Impatient gardener that I am, I often plant starts when it comes to vegetables, but I made an exception for spinach. Yes, I like spinach and even watched Popeye as a child, but the real reason I picked spinach for this grow-from-seed experiment was its haste to move from seed to edible.
It was during the lockdown part of the pandemic, I had time on my hands and empty garden beds. I wanted to see crops in my garden post-haste and spinach makes the leap from seed to table quite quickly. Nothing went quite as I had planned.
The Joys of Spinach
As I mentioned, I like spinach. As I top out my second decade of being a vegetarian, you would think that I have a warm relationship with all vegetables, but that is not the case. I have no use for okra after all this time and I’m still looking for a good recipe for some of those winter squash types. Although I love leafy greens in general, bitter greens don’t appeal to me.
Spinach is one of those leafy greens that I love. It can be used in salads and is delicious in omelets and crepes as well. It also stands alone as a cooked veggie, sweet and delicious. As I opened the seed package and placed and lightly covered the seeds, I visualized the large plate of spinach I would eat in a few weeks.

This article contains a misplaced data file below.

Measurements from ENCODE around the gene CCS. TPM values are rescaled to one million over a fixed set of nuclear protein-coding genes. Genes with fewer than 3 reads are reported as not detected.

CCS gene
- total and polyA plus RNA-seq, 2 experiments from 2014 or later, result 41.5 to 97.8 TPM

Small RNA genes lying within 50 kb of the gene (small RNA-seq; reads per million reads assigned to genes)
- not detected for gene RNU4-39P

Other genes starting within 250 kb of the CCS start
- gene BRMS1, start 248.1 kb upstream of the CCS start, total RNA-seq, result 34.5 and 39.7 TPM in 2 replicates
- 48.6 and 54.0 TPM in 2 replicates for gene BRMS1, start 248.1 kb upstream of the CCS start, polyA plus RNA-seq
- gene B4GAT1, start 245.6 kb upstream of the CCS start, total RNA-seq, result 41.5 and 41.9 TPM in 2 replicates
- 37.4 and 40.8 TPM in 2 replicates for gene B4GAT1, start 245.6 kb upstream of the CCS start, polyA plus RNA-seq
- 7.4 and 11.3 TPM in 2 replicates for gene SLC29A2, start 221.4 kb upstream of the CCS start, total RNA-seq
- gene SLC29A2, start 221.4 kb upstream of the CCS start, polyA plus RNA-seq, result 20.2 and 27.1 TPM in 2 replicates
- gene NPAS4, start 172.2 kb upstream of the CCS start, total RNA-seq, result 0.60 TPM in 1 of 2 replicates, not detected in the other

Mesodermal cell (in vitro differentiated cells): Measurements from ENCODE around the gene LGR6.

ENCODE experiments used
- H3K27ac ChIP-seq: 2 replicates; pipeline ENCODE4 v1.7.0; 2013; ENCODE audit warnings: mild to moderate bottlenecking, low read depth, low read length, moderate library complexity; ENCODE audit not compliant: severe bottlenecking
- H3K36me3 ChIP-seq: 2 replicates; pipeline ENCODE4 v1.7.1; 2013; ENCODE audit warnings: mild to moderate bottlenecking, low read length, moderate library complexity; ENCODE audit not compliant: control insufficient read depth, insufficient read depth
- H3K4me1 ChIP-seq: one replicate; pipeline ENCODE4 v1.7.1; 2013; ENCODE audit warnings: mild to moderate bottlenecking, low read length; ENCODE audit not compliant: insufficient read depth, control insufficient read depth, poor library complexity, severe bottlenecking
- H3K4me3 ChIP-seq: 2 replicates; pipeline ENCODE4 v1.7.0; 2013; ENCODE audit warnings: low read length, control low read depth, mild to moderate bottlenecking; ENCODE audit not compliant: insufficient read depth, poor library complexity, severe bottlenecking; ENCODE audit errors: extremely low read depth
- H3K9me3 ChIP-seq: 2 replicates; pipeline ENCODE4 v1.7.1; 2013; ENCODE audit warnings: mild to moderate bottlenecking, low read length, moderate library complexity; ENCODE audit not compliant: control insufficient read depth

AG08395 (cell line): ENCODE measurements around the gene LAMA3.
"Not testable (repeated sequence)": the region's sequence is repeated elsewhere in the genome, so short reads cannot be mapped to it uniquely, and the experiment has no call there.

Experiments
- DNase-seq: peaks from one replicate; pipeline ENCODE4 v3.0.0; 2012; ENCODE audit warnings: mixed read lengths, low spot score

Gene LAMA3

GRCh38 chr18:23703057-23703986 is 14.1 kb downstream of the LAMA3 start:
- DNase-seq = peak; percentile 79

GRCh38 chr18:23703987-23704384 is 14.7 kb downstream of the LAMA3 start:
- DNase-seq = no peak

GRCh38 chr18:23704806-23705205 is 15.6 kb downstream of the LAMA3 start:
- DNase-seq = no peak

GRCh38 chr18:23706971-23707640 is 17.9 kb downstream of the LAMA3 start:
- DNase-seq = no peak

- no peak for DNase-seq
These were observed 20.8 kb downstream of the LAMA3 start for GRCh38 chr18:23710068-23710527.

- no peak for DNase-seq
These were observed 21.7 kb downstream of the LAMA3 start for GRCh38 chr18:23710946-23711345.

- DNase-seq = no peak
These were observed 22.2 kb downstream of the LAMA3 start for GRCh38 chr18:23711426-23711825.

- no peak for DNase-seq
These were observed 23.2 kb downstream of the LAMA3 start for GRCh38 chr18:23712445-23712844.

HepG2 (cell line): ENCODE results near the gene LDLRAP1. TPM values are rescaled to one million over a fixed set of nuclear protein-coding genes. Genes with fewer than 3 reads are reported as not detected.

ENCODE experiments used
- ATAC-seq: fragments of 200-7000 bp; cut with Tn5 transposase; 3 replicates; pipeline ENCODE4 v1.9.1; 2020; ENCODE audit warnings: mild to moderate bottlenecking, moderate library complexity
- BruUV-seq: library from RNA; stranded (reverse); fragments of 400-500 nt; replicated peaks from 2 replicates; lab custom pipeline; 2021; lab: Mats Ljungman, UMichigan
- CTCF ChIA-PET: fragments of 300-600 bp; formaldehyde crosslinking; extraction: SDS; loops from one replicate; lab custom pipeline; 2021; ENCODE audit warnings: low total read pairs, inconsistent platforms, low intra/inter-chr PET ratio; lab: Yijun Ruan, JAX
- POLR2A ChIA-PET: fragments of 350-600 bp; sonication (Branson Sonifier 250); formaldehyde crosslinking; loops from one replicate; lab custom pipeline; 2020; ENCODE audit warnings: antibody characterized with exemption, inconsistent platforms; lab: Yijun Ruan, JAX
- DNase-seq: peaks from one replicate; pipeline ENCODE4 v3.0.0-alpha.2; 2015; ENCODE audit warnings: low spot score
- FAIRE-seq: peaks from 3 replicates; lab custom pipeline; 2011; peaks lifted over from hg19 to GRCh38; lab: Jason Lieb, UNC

For the next few days, I watched the wild birds come down to the newly worked soil, doubtless in search of earthworms. In time though, I grew alarmed at the lack of new shoots. Germination time for spinach seeds is a matter of hours, not weeks. So, a few weeks later, I was dismayed to have seen nothing, I realized that the seeds, not earthworms, had attracted birds. I opened a second seed package.
This time I protected the bed with a row cover, and I experienced the joy of watching little shoots appear and leaf. As the seed package promised, the plants grew fast. By the end of the next two weeks, each plant had multiple leaves and appeared to be strong and vital.
At three weeks, I removed the row cover and let the spinach fend for itself. This cool weather crop didn’t suffer at all when temperatures in San Francisco dipped to 40 degrees F. (4 C.). After all, spinach is a cool weather crop and prefers chilly days to come to maturity.
The Bountiful Harvest
After the bird disaster, no further problems appeared to slow my spinach crop. The entire square of garden bed was filled with lush green leaves, and I watered them several times a week. I even tasted one to be sure the spinach was sweet, and sweet it was, sweet and crunchy.
By the time the first spinach leaves were ready for picking, I was more than ready to eat spinach. I like spinach– I really do like spinach– so I picked a basketful of fresh, beautiful leaves for dinner. I cooked a little wild rice as well, and a small salad of fresh tomatoes and goat cheese, but the main course was to be a heaping plate of cooked spinach. I steamed every leaf I had picked, an entire basketful, but I had forgotten how much it shrinks! When it was cooked, that basket of spinach was less than a cup and I was glad that nobody was invited to dinner.